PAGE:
Signs of an Abusive Relationship - 8 Early Warning Signs of an Abusive Partner - Domestic Violence
The Signs of Domestic Violence
People who inflict domestic abuse on their partners have common traits: They exert control, humiliate their partners, and begin with emotional abuse.
By Katherine Lee
Medically Reviewed by Lindsey Marcellin, MD, MPH
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Domestic violence is a common problem that affects many women, and even some men, in the United States. “Domestic violence crosses socioeconomic stratifications,” says Anthony Siracusa, PhD, a psychologist in Williamstown, Mass., and a spokesperson for the American Psychological Association. “Many perpetrators and victims of domestic violence come from what society would describe as ‘good, wholesome families.’”
For victims of domestic abuse, it can often be difficult to admit that domestic violence is happening, and it can be even harder to do something about it. That’s why it’s important to know the warning signs and how to get help when you first experience emotional or any other type of abuse.
Domestic Violence: What are the Signs of Domestic Abuse?
Victims of domestic abuse often share similar experiences because perpetrators of domestic violence and emotional abuse share common traits. While any one sign does not necessarily mean the domestic abuse will turn to physical violence, these indicators do point to a greater risk factor of physical violence occurring.
- Your partner exerts a tremendous amount of control.In relationships tinged with domestic abuse and emotional abuse, one partner often demands to be the center of attention, and expresses anger if the partner shows any signs of independence or autonomy. One form of control is extreme possessiveness and excessive jealousy. “A partner may lose his or her temper just because a spouse looks in the direction of someone of the opposite gender,” says Siracusa.
- Your partner engages in verbal abuse.Verbal abuse and emotional abuse are commonly linked to domestic violence. “Derogatory statements such as ‘You’re stupid,’ ‘You don’t make sense,’ or ‘You’re crazy’ are common, as is name-calling,” says Siracusa. “From there, it’s not a very big step to physical violence.”
- One partner demonstrates a lack of respect for the other.Victims of domestic abuse often have their judgments and opinions nullified by their abusive partner who demand that things go their way. “Disrespect for a partner is a warning sign of domestic abuse — the partner doesn’t seek input, but makes decisions about major things on his own,” says Siracusa, such as making big purchases like buying a car. “Even if he or she is the primary breadwinner, there should still be informed consent.”
- The abused partner feels unhappy and trapped.Many victims of domestic abuse report feeling isolated and are depressed. “Many say, ‘I hate my life’ or ‘I wish I could run away,’” says Siracusa. “They experience fear and anxiety when their abusive partner is about to come home at the end of the work day.”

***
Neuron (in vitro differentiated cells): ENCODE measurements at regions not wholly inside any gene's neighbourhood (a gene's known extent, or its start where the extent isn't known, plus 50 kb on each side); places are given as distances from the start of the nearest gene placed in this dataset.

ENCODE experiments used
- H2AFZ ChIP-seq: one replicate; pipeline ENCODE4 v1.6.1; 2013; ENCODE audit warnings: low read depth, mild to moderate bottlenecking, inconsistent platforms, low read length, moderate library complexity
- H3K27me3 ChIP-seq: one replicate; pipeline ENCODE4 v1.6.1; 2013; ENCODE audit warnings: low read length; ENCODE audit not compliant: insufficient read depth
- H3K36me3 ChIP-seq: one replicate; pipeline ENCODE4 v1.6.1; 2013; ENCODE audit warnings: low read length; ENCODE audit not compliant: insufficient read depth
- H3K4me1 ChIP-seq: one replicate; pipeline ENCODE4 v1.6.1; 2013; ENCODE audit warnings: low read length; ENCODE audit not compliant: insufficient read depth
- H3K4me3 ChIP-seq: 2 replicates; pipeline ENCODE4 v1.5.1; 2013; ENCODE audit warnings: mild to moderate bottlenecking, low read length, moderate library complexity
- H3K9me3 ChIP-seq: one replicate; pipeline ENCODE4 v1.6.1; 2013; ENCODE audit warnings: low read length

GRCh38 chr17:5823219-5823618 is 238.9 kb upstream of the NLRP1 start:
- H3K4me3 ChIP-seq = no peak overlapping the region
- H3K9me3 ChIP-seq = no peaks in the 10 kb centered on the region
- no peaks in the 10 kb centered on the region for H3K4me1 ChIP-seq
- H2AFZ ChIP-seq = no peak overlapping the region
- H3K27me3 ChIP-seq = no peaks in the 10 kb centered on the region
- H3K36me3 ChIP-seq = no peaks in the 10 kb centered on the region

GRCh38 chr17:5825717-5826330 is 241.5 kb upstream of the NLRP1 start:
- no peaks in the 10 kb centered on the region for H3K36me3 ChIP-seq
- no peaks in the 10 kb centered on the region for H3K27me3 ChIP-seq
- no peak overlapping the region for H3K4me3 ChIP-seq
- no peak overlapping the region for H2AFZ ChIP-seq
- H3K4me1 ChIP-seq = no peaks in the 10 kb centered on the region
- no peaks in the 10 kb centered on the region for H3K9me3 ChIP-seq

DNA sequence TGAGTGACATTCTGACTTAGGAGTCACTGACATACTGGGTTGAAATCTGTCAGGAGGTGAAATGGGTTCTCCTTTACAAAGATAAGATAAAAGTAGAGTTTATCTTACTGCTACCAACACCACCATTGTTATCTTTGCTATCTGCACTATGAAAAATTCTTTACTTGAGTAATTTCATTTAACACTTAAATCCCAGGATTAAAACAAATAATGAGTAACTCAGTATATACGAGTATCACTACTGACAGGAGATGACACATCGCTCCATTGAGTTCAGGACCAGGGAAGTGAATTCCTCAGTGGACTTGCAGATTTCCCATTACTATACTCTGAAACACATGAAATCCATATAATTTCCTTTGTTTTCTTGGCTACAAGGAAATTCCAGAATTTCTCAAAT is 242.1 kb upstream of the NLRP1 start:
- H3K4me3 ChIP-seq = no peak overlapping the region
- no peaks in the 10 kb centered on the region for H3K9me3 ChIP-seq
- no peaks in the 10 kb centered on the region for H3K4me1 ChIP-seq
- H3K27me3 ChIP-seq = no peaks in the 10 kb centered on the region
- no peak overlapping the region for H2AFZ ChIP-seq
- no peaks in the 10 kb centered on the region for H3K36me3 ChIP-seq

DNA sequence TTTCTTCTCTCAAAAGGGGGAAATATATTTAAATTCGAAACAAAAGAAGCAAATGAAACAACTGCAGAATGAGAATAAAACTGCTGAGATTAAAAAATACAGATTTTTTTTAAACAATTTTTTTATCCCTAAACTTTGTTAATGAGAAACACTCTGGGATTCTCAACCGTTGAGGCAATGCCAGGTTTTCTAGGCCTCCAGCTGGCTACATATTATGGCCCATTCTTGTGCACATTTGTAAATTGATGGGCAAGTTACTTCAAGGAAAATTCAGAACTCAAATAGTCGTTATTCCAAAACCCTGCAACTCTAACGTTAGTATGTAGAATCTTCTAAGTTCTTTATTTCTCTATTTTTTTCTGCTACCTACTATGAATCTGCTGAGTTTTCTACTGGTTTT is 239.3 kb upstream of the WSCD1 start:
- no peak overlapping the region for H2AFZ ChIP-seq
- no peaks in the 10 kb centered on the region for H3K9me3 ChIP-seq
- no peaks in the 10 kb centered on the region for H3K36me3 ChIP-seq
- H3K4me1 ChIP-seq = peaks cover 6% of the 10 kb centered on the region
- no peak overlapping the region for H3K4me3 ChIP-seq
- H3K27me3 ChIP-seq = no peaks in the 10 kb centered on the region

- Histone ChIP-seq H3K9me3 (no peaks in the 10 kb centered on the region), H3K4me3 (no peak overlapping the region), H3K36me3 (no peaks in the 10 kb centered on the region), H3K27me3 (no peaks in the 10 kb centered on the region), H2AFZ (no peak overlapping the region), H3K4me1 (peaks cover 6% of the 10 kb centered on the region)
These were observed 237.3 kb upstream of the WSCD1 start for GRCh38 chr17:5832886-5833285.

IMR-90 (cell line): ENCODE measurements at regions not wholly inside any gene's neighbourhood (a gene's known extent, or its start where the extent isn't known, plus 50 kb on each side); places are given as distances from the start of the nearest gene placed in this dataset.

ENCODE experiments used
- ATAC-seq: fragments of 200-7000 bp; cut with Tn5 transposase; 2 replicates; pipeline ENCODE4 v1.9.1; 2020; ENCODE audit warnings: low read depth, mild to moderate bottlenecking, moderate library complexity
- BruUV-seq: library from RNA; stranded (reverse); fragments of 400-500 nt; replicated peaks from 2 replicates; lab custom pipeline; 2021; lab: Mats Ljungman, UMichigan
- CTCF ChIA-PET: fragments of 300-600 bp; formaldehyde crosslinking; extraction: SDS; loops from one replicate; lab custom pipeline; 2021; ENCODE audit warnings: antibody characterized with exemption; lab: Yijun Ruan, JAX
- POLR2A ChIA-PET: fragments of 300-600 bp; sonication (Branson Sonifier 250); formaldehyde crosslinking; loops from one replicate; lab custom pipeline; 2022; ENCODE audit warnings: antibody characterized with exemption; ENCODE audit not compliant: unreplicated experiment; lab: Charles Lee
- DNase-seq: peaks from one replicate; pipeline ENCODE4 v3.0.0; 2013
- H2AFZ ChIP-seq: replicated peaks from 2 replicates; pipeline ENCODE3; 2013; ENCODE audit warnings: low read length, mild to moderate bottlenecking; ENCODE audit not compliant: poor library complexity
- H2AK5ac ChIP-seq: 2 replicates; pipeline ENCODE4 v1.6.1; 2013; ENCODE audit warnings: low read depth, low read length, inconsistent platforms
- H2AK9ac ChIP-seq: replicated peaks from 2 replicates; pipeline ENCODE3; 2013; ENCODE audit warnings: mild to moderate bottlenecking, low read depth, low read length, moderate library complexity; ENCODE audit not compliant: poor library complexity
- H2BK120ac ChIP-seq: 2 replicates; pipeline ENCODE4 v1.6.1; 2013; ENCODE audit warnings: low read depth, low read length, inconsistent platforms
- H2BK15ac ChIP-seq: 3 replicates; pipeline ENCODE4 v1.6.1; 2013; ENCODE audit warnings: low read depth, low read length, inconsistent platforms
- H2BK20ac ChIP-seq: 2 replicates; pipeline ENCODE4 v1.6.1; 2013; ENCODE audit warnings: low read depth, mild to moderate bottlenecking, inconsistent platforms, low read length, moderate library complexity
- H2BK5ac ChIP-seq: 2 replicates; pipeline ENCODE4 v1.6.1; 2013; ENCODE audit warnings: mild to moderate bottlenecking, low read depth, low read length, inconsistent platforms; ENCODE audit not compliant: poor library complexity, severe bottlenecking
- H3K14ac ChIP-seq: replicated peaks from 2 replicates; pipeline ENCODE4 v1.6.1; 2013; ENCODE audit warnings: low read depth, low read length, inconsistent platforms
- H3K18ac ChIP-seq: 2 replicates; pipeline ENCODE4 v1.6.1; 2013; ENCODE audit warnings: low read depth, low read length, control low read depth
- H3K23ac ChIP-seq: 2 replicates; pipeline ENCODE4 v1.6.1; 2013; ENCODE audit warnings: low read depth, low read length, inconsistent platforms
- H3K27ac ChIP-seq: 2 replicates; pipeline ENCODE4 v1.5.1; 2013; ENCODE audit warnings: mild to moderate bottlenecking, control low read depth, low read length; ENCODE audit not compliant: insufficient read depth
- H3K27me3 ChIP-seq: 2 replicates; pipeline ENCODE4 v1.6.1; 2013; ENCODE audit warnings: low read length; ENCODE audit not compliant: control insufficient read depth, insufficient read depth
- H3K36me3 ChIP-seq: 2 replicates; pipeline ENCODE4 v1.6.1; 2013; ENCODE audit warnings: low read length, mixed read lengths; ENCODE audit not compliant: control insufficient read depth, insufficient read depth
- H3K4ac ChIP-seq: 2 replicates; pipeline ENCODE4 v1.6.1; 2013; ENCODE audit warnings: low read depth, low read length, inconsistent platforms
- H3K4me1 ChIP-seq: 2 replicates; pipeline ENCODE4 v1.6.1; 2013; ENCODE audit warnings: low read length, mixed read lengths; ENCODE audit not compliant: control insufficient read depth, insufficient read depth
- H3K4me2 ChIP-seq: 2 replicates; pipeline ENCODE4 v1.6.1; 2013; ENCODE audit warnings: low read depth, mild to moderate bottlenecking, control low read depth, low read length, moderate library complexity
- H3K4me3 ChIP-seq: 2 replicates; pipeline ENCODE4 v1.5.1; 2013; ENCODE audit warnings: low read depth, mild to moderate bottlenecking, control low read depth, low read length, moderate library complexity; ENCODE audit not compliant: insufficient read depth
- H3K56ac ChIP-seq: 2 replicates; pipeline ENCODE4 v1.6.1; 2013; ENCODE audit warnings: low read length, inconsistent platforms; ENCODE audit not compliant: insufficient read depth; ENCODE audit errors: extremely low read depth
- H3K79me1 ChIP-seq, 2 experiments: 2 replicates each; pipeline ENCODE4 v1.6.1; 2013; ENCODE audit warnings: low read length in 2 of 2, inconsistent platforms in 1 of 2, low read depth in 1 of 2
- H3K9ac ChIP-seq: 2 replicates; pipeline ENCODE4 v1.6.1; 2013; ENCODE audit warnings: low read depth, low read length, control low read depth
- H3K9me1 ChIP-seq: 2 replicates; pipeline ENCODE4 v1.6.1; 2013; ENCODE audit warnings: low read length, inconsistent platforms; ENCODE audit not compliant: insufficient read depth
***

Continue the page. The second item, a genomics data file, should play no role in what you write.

Domestic Violence: How Victims of Domestic Abuse Can Find Help
Once victims of domestic abuse recognize and admit their situation, the next step is to get help. But many women are afraid of their partner’s reaction, and rightly so, says Siracusa. “Often, victims of domestic abuse are pursued, injured, or even murdered.”
That’s where women’s shelters can be helpful. “Counselors at women’s centers can lay out an exit strategy,” says Siracusa. “For many women, it’s not an issue of just picking up and leaving. Often, there are children involved. A woman may not have an income or employment. Many of these women could have post-traumatic stress disorder, anxiety, or depression.”
Women’s shelters, he says, have done an excellent job of coordinating shelter, legal, and security services. For women whose partners have been physically abusive, going into hiding may be the best option. “Some women’s shelters have safe houses, the location of which is not disclosed until the parties are brought there,” says Siracusa.
But victims don’t always stay away; they return to their violent partner, believing that he may change. “A lot of times, women think, ‘My abusive partner will not drink, he will get better, he won’t hit me next time,’” says Siracusa. “But actions often don’t match the abuser’s promises. Before too long, a tragedy will occur, and we will hear of a victim being hurt or possibly killed.”
If you suspect that your partner might be on a course leading to domestic violence or is already abusing you, you must seek help. You can call a local organization or the National Domestic Violence Hotline at 1-800-799-SAFE (7233).
Video: Warning Signs Of An Abusive Relationship Becoming Violent or Ending in Homicide
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